Four weeks from today, I begin a specific 16-week training plan to prepare myself for the Half Ironman on June 3rd in Raleigh, NC. Currently, I train four to five days a week, working on my core strength, increasing my flexibility and maintaining my endurance. On February 13, however, I will begin a six day a week plan to ensure I’m ready for the June race. My weekly workouts, currently four to five hours a week, will increase to ten, or more, as I get closer to my race day.
Balancing my personal life, my kids, work and training will be a challenge, but I knew that when I made the commitment to become an Ironman in 2019. Today, on the blog, I am going to share some of the strategies I have used over the past year to ensure I get my workouts in each week. I’ll be discussing how I plan to fit the additional Ironman training requirements into my daily life without sacrificing the people and priorities that are so important to me.
Train before everyone else gets up
Exercising the first thing in the morning is one of the easiest ways for me to find time to fit in my workout. At first, I found it hard to get used to early morning alarms, but over time it became easier. I remember in July, while making our annual July 4th trip to the lake, I made the commitment to go to bed early and get up before everyone else that week. I wanted to get up, go for a run, and get back to the shore in time to watch the amazing sunrises over the lake. Knowing that I couldn’t slow the sun from rising, I had no choice but to get up and go. Pressing snooze one or two times would have made it difficult to get in my run and make it back in time to watch the sun peak above the opposite shoreline.
I feel so good getting a workout done early in the morning. My energy level remains high throughout the day and it allows me to spend the remainder of the day working, enjoying time with my loved ones, or just relaxing.
Create a workout calendar
Another strategy that I have used and will continue to use, is a workout calendar. I strive to schedule my workout times ahead of time. I treat my workouts as set appointments on my calendar and, if possible, schedule other appointments around them. We must make time for ourselves, whether it’s exercise, or quite time. The times we make for ourselves should be treated like appointments that we make with others.
Scheduling workouts ahead of time allows me to look at what is already scheduled and helps me fit in my training for the week. Being flexible is key, though, as we all know things come up with work, kids and with life. Meetings come up, work priorities take precedence and a planned lunch workout may become an unscheduled late evening workout. Being flexible is crucial for me when it comes to getting my workouts in for the day.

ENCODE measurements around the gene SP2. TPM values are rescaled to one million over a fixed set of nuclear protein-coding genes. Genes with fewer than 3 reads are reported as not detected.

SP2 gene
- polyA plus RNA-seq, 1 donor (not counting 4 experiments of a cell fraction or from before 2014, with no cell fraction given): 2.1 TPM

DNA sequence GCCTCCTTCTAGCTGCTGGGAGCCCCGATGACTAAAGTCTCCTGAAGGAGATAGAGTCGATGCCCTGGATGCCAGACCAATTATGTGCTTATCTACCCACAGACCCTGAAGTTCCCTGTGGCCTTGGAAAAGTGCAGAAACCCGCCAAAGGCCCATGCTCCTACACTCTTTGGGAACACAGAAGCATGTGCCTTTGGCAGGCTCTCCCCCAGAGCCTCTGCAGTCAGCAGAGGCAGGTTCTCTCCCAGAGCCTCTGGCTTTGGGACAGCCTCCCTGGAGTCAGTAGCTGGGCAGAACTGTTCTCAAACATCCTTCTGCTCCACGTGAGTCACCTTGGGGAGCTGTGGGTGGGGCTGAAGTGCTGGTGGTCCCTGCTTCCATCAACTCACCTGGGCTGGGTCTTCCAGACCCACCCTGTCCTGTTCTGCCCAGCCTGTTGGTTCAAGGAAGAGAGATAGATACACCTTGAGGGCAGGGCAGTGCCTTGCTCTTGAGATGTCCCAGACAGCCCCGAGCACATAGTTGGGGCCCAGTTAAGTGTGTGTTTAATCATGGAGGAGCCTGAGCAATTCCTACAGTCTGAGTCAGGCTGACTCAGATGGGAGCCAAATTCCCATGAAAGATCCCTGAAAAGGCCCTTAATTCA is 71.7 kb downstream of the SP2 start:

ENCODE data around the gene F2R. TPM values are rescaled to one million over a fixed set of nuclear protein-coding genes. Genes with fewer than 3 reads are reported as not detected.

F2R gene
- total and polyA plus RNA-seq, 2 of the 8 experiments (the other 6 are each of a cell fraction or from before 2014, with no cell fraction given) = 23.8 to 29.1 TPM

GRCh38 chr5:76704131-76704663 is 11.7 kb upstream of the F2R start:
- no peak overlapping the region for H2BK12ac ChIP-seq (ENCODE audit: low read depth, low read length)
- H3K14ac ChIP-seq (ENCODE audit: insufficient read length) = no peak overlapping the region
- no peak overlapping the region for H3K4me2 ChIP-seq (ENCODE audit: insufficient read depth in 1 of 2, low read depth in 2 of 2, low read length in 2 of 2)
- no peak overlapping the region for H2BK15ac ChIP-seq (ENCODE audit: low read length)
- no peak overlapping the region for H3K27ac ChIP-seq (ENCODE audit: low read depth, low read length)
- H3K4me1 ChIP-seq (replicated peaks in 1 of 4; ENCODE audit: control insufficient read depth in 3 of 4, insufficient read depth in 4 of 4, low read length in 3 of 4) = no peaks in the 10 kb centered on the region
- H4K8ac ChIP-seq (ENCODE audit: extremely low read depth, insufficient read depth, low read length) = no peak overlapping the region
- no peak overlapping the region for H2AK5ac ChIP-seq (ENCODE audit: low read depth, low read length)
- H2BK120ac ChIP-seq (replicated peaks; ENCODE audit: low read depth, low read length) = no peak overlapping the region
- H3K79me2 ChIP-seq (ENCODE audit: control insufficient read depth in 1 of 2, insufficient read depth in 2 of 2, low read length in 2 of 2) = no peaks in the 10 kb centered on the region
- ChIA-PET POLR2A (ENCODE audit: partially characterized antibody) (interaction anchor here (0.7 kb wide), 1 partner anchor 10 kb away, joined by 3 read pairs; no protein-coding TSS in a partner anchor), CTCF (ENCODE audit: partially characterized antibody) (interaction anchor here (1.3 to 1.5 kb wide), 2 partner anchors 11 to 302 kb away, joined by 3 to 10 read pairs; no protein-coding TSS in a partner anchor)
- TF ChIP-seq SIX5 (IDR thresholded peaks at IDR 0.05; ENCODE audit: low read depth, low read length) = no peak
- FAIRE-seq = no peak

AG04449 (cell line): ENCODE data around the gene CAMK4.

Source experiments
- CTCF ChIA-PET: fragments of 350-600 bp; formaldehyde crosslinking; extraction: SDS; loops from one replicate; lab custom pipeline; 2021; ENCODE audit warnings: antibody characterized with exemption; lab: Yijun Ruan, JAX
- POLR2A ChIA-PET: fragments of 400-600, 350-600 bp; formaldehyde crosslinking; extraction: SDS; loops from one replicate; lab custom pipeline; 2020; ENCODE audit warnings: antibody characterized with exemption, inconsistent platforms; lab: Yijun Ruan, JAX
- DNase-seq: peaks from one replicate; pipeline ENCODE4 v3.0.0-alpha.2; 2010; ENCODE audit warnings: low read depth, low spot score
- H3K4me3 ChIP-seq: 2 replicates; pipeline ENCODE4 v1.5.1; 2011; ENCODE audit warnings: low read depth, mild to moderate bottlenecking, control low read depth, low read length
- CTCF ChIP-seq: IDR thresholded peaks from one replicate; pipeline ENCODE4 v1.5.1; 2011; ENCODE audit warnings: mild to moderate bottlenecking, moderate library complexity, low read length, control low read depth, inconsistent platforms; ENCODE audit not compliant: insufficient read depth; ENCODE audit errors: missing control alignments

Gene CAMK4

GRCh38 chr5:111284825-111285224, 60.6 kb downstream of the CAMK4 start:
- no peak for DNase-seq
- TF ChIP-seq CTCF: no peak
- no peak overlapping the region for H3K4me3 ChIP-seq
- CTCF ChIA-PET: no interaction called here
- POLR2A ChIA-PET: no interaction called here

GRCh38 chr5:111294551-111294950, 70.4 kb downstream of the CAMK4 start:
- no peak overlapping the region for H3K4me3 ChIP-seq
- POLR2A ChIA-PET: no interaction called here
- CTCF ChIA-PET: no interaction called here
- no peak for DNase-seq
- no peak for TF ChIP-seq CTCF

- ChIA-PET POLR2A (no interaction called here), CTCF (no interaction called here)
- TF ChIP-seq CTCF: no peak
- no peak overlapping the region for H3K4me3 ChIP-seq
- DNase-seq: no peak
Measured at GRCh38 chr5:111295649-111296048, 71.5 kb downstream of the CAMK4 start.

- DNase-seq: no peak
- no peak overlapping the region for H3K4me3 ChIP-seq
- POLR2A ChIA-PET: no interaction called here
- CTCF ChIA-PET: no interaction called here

Have a training plan
Along the same lines with the workout calendar, having a training plan to guide me is also important. If I don’t know what I’m going to do at the gym before I get there, I am more likely to make an excuse to not go. I used to enjoy the flexibility of deciding which element to work on just before a workout. Sometimes it is nice to have that flexibility, but uncertainty can also create hesitation that takes up the precious time needed to achieve my training goals.
Be creative and flexible
Finally, creativity is a must when my workout schedule gets disrupted and I just have to go with it. I pack my gym bag each night and take it everywhere I go throughout the day. If I find that I have 45 minutes before I pick the kids up from practice or school, I will try to utilize every minute to squeeze in a quick workout. Every bit of training counts, even if it’s only twenty minutes. Living a busy life with work and kids requires me to take advantage of every minute I have throughout the day.
Working out takes commitment and dedication, regardless of our goals. We all live busy lives, sometimes finding it difficult to fit in a walk, a run, or a swim we need to stay healthy. I want to stay healthy for my kids. I want to be able to remain active for as long as possible, enjoying adventures and new experiences. Back in May, my workouts consisted of short jogs and walks around the lake. Now, with the strategies I’ve discussed, I’m looking at fitting in ten hours a week to train for becoming an Ironman.
Are you letting the lack of time keep you from training or achieving your fitness goals? Do you want to lose a few pounds, get more toned, or finish a triathlon? WhyNotTri starting out by scheduling twenty minutes every couple of days for some exercise? The time is there, you must use it. Who knows, you may even get addicted to exercising like I have and set your goals even higher.